On 23 May 2013, the Council of the National Competition Commission (“NCC”) sanctioned 22 companies in the distribution of sanitary and plumbing materials sector for their involvement in a series of anti-competitive practices, namely price fixing. The NCC imposed fines exceeding a total of EUR 6.4 million.

The fined companies had entered into agreements for consumers to be charged certain costs. These agreements also set maximum discounts for certain products, and provided for exchanges of information about payment defaults or other commercial data. These agreements aimed to reinforce the companies’ negotiating power with their customers and suppliers and to maintain certain price levels.

The complaint was filed before the Competition Office of the Autonomous Region of Valencia. However, although the practices were carried out mainly by companies based in this region, the autonomous authority shelved the case on the basis that the NCC was competent.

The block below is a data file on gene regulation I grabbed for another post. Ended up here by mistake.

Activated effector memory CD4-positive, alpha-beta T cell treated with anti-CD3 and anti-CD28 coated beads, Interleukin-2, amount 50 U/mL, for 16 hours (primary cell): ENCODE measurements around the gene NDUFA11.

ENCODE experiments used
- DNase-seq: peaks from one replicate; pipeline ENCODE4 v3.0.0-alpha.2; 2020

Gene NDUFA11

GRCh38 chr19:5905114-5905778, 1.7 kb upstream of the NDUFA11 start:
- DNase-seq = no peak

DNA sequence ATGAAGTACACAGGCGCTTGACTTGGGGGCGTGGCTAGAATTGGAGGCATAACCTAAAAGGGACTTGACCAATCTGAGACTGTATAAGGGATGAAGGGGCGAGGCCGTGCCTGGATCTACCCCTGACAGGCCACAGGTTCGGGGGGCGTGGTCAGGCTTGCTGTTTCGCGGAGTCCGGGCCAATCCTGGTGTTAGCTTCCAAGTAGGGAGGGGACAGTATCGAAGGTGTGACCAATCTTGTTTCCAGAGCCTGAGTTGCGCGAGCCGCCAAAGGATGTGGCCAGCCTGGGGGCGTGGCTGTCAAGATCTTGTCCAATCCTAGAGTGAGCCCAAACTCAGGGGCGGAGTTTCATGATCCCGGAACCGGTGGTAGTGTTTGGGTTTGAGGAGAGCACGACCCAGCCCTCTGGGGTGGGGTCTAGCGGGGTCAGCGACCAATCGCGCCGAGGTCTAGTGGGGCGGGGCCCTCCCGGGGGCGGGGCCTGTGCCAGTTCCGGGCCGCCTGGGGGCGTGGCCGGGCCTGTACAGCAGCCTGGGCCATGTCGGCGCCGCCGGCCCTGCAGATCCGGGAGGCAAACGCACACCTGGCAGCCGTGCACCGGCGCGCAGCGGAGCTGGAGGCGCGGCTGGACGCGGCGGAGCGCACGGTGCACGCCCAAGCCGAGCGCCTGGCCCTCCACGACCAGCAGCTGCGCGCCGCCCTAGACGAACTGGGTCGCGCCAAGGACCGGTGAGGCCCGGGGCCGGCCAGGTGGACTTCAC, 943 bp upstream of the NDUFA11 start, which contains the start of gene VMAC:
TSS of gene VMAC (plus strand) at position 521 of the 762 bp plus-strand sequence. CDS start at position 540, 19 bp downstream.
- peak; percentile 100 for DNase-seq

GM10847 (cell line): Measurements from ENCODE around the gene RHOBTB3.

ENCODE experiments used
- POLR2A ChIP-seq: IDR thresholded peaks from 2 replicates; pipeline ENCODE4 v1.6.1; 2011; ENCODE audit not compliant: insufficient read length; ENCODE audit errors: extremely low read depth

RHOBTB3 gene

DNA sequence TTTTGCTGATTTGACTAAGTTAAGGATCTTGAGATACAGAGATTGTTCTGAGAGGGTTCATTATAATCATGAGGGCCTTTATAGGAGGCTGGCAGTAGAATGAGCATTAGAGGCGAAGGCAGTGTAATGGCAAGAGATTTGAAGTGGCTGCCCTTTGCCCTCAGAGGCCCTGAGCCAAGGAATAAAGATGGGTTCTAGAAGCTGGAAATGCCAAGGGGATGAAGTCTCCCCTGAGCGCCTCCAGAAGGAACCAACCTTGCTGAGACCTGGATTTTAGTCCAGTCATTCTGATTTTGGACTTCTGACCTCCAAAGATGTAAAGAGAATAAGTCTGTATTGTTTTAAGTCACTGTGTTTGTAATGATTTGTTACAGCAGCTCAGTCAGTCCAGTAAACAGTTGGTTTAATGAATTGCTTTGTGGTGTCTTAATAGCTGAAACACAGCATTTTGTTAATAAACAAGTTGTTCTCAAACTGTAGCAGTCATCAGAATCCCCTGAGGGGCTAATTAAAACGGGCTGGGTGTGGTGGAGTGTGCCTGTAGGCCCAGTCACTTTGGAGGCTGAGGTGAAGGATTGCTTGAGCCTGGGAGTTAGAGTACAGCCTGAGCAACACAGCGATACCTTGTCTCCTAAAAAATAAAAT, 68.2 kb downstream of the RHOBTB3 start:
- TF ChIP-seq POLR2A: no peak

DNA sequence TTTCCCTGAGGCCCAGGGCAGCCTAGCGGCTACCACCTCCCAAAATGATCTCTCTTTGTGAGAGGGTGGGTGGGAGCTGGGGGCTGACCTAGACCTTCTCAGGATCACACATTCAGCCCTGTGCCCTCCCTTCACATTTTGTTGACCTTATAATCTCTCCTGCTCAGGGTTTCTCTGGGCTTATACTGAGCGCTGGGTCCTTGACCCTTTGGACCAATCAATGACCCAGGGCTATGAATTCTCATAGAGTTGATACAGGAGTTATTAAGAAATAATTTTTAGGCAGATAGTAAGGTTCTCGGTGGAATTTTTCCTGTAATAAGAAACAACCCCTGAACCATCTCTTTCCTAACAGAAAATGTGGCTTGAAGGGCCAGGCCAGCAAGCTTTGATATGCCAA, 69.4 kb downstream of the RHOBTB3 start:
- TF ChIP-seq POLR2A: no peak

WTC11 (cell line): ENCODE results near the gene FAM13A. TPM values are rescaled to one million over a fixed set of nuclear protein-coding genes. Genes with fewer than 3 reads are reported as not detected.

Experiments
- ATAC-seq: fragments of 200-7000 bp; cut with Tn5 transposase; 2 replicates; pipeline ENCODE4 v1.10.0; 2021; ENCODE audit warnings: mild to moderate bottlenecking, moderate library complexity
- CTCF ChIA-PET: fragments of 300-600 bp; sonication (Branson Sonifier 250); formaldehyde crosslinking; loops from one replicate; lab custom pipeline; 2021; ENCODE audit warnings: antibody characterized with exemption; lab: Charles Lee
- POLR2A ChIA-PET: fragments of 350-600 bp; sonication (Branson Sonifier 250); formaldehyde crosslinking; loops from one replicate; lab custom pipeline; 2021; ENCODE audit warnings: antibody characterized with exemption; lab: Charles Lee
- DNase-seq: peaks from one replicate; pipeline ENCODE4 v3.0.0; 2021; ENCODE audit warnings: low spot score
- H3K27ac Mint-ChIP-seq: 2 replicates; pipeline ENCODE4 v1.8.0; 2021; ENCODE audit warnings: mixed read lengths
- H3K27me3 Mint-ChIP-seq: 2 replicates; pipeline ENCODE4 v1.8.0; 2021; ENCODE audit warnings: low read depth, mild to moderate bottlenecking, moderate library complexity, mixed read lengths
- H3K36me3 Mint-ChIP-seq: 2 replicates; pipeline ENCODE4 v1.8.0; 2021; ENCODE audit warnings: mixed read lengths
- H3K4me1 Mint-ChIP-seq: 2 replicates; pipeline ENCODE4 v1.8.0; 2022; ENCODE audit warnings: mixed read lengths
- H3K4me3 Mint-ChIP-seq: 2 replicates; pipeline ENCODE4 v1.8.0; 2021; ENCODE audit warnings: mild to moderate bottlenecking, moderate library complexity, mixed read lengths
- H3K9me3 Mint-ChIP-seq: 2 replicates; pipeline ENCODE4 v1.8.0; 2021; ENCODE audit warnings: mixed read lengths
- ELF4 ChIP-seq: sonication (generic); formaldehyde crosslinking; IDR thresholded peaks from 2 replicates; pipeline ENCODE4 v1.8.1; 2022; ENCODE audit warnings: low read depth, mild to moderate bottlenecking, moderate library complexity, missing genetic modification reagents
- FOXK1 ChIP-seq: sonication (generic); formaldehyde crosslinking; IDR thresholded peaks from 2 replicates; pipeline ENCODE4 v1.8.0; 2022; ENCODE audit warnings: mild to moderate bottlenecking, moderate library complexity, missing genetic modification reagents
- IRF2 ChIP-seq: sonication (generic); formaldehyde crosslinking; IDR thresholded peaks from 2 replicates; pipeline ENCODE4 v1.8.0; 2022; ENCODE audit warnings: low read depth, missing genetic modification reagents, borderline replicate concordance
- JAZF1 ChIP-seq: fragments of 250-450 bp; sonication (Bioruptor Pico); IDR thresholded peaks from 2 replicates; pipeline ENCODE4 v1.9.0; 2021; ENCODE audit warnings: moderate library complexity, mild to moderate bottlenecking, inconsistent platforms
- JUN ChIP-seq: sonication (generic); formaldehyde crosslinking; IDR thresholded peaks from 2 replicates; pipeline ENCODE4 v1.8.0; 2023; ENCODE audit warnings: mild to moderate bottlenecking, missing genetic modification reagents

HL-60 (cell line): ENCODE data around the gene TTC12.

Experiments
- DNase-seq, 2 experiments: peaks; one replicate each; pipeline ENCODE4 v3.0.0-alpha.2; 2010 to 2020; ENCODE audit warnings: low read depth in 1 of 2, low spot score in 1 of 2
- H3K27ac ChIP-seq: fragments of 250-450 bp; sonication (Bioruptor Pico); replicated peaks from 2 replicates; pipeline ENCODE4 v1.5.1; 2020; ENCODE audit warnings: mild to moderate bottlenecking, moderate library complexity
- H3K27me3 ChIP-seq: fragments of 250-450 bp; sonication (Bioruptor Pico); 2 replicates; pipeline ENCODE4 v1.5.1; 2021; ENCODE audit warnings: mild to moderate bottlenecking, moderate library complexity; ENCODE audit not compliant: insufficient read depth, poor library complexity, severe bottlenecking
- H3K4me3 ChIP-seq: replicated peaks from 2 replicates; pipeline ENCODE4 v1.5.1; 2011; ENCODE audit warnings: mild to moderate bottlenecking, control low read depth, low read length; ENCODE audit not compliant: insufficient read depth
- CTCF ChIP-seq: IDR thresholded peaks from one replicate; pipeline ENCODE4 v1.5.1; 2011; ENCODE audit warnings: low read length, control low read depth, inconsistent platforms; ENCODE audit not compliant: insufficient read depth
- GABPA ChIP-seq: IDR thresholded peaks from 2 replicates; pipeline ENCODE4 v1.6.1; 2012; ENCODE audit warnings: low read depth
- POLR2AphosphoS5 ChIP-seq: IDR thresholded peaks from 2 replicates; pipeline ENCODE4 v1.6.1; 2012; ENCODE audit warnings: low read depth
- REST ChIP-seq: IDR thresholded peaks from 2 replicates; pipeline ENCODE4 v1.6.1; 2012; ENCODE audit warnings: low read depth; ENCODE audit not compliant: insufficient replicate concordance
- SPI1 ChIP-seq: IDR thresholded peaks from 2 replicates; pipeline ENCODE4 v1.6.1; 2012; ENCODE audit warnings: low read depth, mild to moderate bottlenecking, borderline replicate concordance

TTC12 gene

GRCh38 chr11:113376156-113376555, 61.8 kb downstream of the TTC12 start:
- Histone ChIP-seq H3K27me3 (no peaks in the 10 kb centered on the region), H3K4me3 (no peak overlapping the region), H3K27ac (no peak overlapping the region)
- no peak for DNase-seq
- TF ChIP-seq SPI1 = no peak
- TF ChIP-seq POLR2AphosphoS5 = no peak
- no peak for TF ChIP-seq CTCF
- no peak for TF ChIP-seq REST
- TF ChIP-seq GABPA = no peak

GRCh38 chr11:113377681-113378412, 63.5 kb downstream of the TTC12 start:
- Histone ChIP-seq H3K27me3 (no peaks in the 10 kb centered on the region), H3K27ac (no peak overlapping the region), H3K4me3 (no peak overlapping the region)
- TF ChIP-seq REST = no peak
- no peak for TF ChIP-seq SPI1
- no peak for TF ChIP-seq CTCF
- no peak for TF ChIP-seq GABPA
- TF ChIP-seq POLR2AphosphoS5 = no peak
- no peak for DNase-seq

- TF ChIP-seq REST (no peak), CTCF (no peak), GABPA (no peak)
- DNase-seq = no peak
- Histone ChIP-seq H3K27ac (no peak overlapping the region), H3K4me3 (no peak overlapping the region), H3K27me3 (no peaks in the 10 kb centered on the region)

After the NCC inspected the headquarters of several of the companies, three companies submitted leniency applications. These applications were rejected because the NCC considered that the information submitted by the companies brought no significant added value to the information the NCC already had. However, the NCC did award a 10% reduction in the fine imposed on one of the other companies that had actively cooperated with the Investigations Directorate, even though it had not submitted a leniency application. This cooperation seemingly included the submission of particularly useful information before the inspections took place.

The NCC thoroughly examined the concept of economic entity and concluded that three independent companies, among which there were no parent-subsidiary relationships or any common controlling shareholders, formed part of one economic entity. The NCC based its conclusion on the fact that the companies had some shareholders in common, had contracted the services of the same commercial management office (gestor) and what it called “clear indications that they acted in unity”. However, despite declaring that these three companies formed an economic entity, the NCC held that they were three separate legal persons and thus sanctioned and fined them individually, and did not declare them to be jointly liable.